Following the photograph of the barefoot boys by the canal, here are two more taken by the same unknown photographer. Again, the year is 1910. Just a century ago and Britain was the greatest empire the world had seen. The Edwardian confidence, that was so forcefully expressed in the new Pierhead buildings, had seemingly banished the worst excesses of Victorian poverty. Yet here we have further evidence of shameful deprivation almost in the shadows of the newly constructed Liver Building.

Three barefoot boys sitting on a bridge spanning the Leeds-Liverpool Canal. I am not sure of the exact spot but I am sure some reader will know it.
This is Liverpool only a century ago. The photograph, taken by an unknown photographer, shows how tough life was for those at the bottom of the pile. This was 1910 and Liverpool was boasting to the world how important it was by building a cathedral and totally reshaping Pierhead. There was still plenty of money at the top but all these lads had to look forward to was a World War in four years time that they would be lucky to survive unharmed.
What has happened in the last century has been truly remarkable: technology has changed all our lives. Poverty, however relative, still blights the city though. What will the next century bring – and how will photographs of today’s deprived communities be viewed in 2111?

William Henry Street c1895

William Brown Street c1895

I was going to write about the new Museum of Liverpool but my two attempts to walk round have both been aborted after less than 20 minutes each due to the amazing number of people visiting. With the outside temperature in the mid 20s, it wasn’t the time to make any critical analysis, so I will wait until September when I expect it will get much quieter. My initial impression is that too much space has been allocated to the entrance/atrium, which has created congested gallery space, but I need to see how the exhibitions work without such a volume of people. The very positive note is that over 100,000 people have been through already – an encouraging sign of the level of interest in Liverpool’s history.
Today’s posts reflect the darker side of that history. Child poverty has never been eradicated from Liverpool and these photographs of barefooted boys are a reminder of how tough life was a century ago. The first photograph is, I am reasonably certain, of William Henry Street. Blackledge & Sons had a small chain of bakers shops and this one seems to be the most likely location (on the corner of Canterbury Street). (The only other possibility could be Great Crosshall Street). I am not sure what the boy of the left is carrying – maybe a bunch of flowers for his mum.
The second photograph is of Bentley’s bookshop in Shaw’s Brow/William Brown Street (on the site of where the Technical School – now part of Liverpool Museum – was built a few years later).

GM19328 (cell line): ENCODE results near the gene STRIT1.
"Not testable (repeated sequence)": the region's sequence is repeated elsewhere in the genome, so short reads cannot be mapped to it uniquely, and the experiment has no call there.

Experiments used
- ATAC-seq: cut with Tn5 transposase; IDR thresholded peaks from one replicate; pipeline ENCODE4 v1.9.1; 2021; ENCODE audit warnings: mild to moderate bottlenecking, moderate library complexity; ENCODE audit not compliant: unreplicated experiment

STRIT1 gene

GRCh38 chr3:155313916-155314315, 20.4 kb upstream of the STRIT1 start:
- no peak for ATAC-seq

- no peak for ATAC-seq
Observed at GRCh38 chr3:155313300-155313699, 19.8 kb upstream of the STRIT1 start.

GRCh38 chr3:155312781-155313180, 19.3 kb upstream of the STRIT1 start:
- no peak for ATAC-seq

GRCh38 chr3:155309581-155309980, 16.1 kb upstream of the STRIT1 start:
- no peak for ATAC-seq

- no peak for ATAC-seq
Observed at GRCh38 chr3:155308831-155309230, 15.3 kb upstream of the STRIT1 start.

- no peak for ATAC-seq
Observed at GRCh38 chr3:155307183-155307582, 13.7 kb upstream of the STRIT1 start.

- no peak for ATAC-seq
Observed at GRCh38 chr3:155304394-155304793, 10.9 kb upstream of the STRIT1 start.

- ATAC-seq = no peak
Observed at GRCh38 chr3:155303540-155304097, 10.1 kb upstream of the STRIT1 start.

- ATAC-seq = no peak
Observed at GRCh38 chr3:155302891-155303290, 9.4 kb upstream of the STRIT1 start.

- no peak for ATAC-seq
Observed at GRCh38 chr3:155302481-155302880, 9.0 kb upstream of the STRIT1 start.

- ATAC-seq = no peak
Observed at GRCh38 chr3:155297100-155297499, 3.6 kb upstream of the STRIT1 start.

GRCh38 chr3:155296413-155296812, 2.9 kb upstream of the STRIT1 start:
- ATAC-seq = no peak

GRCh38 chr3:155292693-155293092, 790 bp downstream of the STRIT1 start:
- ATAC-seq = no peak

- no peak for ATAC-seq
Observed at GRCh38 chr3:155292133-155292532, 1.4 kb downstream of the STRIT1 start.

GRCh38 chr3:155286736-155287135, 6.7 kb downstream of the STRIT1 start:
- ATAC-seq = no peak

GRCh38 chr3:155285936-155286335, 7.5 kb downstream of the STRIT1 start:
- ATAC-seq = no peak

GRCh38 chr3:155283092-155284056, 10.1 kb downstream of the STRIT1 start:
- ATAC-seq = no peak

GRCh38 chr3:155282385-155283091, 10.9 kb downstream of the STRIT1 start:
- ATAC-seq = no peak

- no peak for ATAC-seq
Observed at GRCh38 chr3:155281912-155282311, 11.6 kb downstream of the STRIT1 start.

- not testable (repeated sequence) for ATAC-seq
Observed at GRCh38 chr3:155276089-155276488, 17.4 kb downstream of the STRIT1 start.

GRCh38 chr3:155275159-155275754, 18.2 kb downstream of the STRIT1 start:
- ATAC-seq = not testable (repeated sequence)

Ann Fowler Home c1968

Interior of Home, 1910

The announcement today that Southern Cross, the largest provider of care homes for the elderly in the UK, is cutting 3000 jobs and possibly closing over 100 homes, highlights a problem that has persisted for generations.
I studied social administration at university and was taught the maxim ‘a society is judged by the way it treats those in need’. I soon found out – on my first placement, I spent four weeks in a wing of an old workhouse in Sheffield looking after homeless men. With crowded dormitories, a small locker for their life’s possessions and little else but a roof over their heads, it would seem little had changed since the Workhouse had closed. The Ann Fowler Salvation Home for Women perhaps offered sanctuary of a sort but what a miserable place, as can be seen in the interior photograph taken a century ago. Housed in an old Welsh Congregational Church (built in 1868), I was surprised to read that it had survived until 1983 before closure and demolition. What sad lives had been lived by the women who passed through its doors.
Southern Cross’s problems, the cuts in public expenditure and the growing number of old people points rather ominously to a slow slide back into the Dark Ages of care. In a week when a 20 year footballer is bought for ?20 million pounds, it makes me wonder how today’s society will be judged in 100 years time,

I have tried to avoid using Liverpool City Engineer’s Department photographs because one of the main objectives of this blog is to present previously unpublished photographs. In this instance, I was prompted by Christine Legge, who emailed requesting any photographs of Princes Walk, which was off Great Howard Street. I get many requests and I am constantly looking for the appropriate images. In many cases, particularly courts and back streets, it is not possible to find any photographs – although I will continue to look.
With the slum areas, the City Engineer’s collection is the most likely source. Not many photographers wandered into such areas unless they had good reason. The function of the City Engineer’s Photography Department was to document its work including insanitary housing, road improvements, slum clearance, installation of sewers and other major works. The Department started taking photographs in 1898 and survived until 1998 before being dismantled. Its output was fairly consistent although a considerable number of photographs were taken in the 1930s to document the slum clearances (which led to the building of tenements such as Gerard Gardens, Kent Gardens and Caryl Gardens).
The photograph of Burlington is one of my favourites. It is such a poignant image. The boy is in an open doorway, obviously an occupied house in spite of the shutters and broken window. The Supper Bar has a peeling poster advertising a dance at the Grafton on September 29th at 1/6d admission. This is poverty 1930s style. It seems hard to believe but all the children could be alive and in their 80s.